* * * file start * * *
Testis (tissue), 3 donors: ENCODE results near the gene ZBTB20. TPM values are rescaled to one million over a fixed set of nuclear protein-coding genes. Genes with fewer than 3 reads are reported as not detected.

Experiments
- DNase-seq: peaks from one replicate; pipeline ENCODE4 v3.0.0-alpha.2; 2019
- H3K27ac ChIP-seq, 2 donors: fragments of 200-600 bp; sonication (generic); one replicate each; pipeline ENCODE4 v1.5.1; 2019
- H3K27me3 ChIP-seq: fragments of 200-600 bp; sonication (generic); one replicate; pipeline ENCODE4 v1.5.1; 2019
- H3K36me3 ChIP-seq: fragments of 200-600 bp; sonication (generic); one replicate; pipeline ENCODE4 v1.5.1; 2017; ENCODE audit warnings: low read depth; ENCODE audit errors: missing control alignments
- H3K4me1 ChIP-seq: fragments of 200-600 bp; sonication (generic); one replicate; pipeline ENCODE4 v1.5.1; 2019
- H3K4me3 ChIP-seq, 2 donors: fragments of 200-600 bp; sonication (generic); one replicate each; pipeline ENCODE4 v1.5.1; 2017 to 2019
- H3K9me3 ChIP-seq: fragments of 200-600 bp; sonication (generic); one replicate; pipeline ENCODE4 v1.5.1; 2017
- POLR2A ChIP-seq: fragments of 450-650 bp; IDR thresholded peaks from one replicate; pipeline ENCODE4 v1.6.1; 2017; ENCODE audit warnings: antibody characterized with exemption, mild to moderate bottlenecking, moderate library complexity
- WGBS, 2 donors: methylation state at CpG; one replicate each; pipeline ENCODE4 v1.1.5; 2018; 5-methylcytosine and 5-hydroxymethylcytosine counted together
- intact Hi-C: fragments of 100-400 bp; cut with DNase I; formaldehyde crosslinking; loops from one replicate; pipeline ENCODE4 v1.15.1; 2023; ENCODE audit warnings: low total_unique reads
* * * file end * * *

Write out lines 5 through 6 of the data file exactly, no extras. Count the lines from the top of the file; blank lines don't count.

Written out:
- H3K27me3 ChIP-seq: fragments of 200-600 bp; sonication (generic); one replicate; pipeline ENCODE4 v1.5.1; 2019
- H3K36me3 ChIP-seq: fragments of 200-600 bp; sonication (generic); one replicate; pipeline ENCODE4 v1.5.1; 2017; ENCODE audit warnings: low read depth; ENCODE audit errors: missing control alignments